He loves spreadsheets and he wants to be king. Forget game reviews – Felix should run for Parliament.

But enough about him over there, look. On to the game. Via dinner.
Have you ever eaten a massive meal that you’ve been hungrily looking forward to, which you’ve then really enjoyed so you absolutely gorge yourself? There are all kinds of delicious things on offer, so you eat and eat far beyond your capacity, until just looking at another Yorkshire pudding is enough to make your stomach spasm in open revolt? I’m afraid this is the problem with Medieval 2.

It’s just too much of a good thing. And I feel for them, I really do. They’ve struggled with game balance woes since Shogun and have finally hit a happy medium that more-or-less works. It’s a massive, epic game with all kinds of options; varied units to make the different factions interesting and distinct from one another; and fascinating family politics to keep you interested. The battles are dramatic and, for the most part, fun. Plus you have the option to auto-resolve the less important ones. But even with all this going for it, the campaigns are just too long, and tend to end with a protracted period of going through the motions when you’ve already clearly beaten the game.

A word here, if you’ll permit me, about the vices and virtues. These have been around since the original Medieval: Total War, and have grown steadily in complexity and number since then. Such a simple game mechanic, yet it adds so much to the experience. Prince Henry? He’s highly religious, but a bit mad and a massive perv. Sir Brian, on the other hand is a greedy oaf with a taste for strong booze but a sturdy grasp of long division. A couple of lines like this can really bring the characters to life. The system is far from perfect though. Characters that have been around the block a few times have lists of traits so long you can’t really envision what they would be like. Also, the system falls down occasionally – I had one general who was both intelligent and stupid. I can’t really get behind the family tree structure either, really – why does everyone have to become an adopted member of the royal family instead of just being a respected general? It leads to your family dynasty getting really confused – and why would they remove the option to select your heir? Why?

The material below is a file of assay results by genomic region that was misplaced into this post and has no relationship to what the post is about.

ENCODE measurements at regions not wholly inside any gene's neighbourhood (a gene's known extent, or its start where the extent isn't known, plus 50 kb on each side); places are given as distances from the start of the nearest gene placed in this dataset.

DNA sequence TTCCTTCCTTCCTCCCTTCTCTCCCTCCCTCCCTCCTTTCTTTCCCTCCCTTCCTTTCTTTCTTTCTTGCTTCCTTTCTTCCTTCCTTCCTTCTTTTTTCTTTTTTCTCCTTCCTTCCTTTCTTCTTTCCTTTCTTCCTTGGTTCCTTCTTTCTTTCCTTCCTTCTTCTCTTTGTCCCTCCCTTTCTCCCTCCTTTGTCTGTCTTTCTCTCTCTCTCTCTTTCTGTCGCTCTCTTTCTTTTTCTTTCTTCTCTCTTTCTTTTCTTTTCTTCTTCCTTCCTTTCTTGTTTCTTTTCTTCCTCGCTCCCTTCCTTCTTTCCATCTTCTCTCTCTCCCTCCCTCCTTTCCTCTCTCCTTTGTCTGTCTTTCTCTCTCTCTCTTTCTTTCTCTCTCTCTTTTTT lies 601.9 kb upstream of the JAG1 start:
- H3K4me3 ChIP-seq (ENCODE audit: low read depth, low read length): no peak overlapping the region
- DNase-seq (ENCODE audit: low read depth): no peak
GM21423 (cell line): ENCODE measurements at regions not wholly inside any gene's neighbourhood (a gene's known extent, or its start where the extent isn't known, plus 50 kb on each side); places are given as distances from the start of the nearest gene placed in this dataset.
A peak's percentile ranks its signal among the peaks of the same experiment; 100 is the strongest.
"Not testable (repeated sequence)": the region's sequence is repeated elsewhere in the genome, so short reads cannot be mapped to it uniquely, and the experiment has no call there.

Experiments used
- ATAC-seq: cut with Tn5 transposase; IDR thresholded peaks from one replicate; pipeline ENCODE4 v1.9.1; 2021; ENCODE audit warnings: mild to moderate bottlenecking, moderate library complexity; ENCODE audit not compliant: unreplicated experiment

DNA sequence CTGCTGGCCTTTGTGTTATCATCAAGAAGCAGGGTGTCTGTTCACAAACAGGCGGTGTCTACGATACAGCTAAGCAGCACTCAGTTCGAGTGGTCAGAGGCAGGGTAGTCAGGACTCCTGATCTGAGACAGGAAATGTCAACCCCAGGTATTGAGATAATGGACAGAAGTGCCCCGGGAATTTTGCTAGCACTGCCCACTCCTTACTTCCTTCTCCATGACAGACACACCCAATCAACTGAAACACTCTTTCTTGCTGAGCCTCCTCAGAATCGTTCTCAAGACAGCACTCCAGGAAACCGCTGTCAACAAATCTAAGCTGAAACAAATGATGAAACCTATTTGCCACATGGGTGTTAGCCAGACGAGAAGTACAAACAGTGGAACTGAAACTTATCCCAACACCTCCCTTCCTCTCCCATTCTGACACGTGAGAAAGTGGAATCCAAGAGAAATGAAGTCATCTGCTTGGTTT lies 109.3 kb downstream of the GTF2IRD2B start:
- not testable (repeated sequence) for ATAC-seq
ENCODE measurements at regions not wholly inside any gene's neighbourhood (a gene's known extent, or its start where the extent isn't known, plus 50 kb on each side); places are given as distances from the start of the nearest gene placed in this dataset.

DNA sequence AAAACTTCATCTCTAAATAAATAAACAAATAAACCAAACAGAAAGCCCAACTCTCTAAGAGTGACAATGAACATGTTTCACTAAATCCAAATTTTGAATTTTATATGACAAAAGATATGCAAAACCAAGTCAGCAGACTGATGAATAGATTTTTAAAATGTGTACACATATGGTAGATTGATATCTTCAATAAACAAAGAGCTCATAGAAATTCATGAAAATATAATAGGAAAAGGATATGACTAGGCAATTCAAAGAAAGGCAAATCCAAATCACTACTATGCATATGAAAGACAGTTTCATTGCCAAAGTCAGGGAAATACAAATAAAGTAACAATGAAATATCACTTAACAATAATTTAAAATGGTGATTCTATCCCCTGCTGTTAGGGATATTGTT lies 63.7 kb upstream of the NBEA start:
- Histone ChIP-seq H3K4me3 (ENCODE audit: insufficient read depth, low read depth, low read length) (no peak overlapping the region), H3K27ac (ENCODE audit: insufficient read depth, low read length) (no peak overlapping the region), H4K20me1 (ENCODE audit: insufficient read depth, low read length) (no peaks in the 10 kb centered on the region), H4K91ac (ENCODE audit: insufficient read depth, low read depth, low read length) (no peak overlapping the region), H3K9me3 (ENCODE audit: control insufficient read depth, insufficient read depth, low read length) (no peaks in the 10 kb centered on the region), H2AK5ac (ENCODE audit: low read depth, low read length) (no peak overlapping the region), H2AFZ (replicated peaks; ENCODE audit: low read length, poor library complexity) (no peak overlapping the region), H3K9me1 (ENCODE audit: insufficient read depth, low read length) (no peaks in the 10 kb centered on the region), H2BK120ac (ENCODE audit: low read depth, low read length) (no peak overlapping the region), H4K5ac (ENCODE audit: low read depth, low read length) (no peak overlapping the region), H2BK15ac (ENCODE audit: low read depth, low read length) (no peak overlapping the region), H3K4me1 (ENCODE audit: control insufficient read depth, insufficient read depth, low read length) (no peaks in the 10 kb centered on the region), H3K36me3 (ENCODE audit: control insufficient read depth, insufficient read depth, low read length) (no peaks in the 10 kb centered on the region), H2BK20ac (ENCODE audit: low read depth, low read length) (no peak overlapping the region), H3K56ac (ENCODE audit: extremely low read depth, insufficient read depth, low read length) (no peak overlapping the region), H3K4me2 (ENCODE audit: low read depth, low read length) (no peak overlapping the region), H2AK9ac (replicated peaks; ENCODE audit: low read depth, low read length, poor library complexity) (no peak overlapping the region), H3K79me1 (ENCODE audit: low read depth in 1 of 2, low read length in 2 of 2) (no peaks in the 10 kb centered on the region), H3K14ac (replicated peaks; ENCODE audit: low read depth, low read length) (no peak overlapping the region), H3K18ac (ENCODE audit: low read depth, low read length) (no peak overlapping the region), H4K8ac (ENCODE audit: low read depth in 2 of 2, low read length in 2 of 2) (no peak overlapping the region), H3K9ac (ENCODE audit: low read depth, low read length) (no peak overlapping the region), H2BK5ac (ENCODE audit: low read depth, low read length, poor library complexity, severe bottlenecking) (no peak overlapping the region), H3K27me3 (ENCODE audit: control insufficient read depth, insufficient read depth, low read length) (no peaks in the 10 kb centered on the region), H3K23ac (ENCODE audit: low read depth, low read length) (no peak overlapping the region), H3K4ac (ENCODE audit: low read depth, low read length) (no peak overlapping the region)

Whilst I’m not a huge spreadsheet fan, I can usually tolerate a bit of micromanagement – and it’s pretty much required for Medieval 2. Your generals acquire different traits for achieving different goals – building a cathedral, winning a battle against superior odds, capturing Jerusalem in a crusade, and so forth. In the early game this is loads of fun, but later on it just adds to the grind. Similarly, choosing between your building options seems important in the early days, but choosing between structures somewhere in the back of beyond while you’re really concentrating on conquest on the other side of Europe can seem time-consuming and irrelevant later on.

A lot of moaning has been moaned regarding diplomacy in the Total War games, and a lot of fanfaring was fanfared regarding the more robust diplomacy in Medieval 2. It’s not actually all that effective though – it takes time to ‘train up’ your diplomats and princesses by bribing bandits before they’ve really got any diplomatic skill, and I’m afraid this is just another micromanagey grind. Princesses marrying into other factions could be more interesting as the politics between those two nations change as a result – instead, it just filches you a new general sometimes.

Now that I’ve roundly panned Medieval 2, I think it’s important for me to mention that I love it. Surprise! The battle scenes are exciting, it looks lovely, plays well on both the political and battle scales and has trebuchet-loads of depth to stoke the imagination. It has been handsomely embraced by the modding community and many of the things that may annoy individual players can be surmounted to a greater or lesser degree by the mods and conversions put out by those proud worthies. My only major beefs with this top-notch wargame are its requirement for hardcore micromanagement and its seemingly-endless scale. Both of which might actually be pluses in your book.